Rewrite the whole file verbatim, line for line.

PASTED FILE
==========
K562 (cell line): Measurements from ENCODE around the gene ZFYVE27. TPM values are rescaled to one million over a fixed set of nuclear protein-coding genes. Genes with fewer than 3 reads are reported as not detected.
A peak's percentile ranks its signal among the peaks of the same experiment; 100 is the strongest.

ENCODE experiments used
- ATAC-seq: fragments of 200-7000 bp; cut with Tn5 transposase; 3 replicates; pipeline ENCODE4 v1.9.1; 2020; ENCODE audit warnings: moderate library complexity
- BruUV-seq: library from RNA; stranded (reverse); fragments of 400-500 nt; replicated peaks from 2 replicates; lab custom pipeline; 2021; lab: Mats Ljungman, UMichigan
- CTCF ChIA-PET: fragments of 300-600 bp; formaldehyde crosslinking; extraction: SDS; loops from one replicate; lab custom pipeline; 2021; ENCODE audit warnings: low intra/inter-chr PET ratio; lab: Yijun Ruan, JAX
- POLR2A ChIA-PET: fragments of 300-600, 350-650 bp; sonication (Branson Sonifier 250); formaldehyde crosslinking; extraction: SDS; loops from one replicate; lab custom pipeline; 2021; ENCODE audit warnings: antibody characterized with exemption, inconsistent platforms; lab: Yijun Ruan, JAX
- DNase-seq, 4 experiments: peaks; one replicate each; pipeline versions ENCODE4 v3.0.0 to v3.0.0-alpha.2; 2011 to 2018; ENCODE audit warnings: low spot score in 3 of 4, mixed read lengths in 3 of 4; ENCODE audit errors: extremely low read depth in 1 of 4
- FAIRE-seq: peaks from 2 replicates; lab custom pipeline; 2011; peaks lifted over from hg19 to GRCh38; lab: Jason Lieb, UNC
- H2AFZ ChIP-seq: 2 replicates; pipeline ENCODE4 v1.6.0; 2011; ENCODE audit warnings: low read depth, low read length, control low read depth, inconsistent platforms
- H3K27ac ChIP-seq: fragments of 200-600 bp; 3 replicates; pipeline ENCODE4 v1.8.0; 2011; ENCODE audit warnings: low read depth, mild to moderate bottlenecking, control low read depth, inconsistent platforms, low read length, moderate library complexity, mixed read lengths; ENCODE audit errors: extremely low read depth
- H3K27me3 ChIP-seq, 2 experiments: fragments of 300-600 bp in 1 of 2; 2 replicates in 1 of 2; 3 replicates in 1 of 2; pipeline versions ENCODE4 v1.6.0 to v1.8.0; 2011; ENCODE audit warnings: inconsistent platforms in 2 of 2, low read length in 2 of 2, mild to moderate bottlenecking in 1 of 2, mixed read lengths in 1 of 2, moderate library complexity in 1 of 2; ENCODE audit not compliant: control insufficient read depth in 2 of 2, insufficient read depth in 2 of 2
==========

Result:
K562 (cell line): Measurements from ENCODE around the gene ZFYVE27. TPM values are rescaled to one million over a fixed set of nuclear protein-coding genes. Genes with fewer than 3 reads are reported as not detected.
A peak's percentile ranks its signal among the peaks of the same experiment; 100 is the strongest.

ENCODE experiments used
- ATAC-seq: fragments of 200-7000 bp; cut with Tn5 transposase; 3 replicates; pipeline ENCODE4 v1.9.1; 2020; ENCODE audit warnings: moderate library complexity
- BruUV-seq: library from RNA; stranded (reverse); fragments of 400-500 nt; replicated peaks from 2 replicates; lab custom pipeline; 2021; lab: Mats Ljungman, UMichigan
- CTCF ChIA-PET: fragments of 300-600 bp; formaldehyde crosslinking; extraction: SDS; loops from one replicate; lab custom pipeline; 2021; ENCODE audit warnings: low intra/inter-chr PET ratio; lab: Yijun Ruan, JAX
- POLR2A ChIA-PET: fragments of 300-600, 350-650 bp; sonication (Branson Sonifier 250); formaldehyde crosslinking; extraction: SDS; loops from one replicate; lab custom pipeline; 2021; ENCODE audit warnings: antibody characterized with exemption, inconsistent platforms; lab: Yijun Ruan, JAX
- DNase-seq, 4 experiments: peaks; one replicate each; pipeline versions ENCODE4 v3.0.0 to v3.0.0-alpha.2; 2011 to 2018; ENCODE audit warnings: low spot score in 3 of 4, mixed read lengths in 3 of 4; ENCODE audit errors: extremely low read depth in 1 of 4
- FAIRE-seq: peaks from 2 replicates; lab custom pipeline; 2011; peaks lifted over from hg19 to GRCh38; lab: Jason Lieb, UNC
- H2AFZ ChIP-seq: 2 replicates; pipeline ENCODE4 v1.6.0; 2011; ENCODE audit warnings: low read depth, low read length, control low read depth, inconsistent platforms
- H3K27ac ChIP-seq: fragments of 200-600 bp; 3 replicates; pipeline ENCODE4 v1.8.0; 2011; ENCODE audit warnings: low read depth, mild to moderate bottlenecking, control low read depth, inconsistent platforms, low read length, moderate library complexity, mixed read lengths; ENCODE audit errors: extremely low read depth
- H3K27me3 ChIP-seq, 2 experiments: fragments of 300-600 bp in 1 of 2; 2 replicates in 1 of 2; 3 replicates in 1 of 2; pipeline versions ENCODE4 v1.6.0 to v1.8.0; 2011; ENCODE audit warnings: inconsistent platforms in 2 of 2, low read length in 2 of 2, mild to moderate bottlenecking in 1 of 2, mixed read lengths in 1 of 2, moderate library complexity in 1 of 2; ENCODE audit not compliant: control insufficient read depth in 2 of 2, insufficient read depth in 2 of 2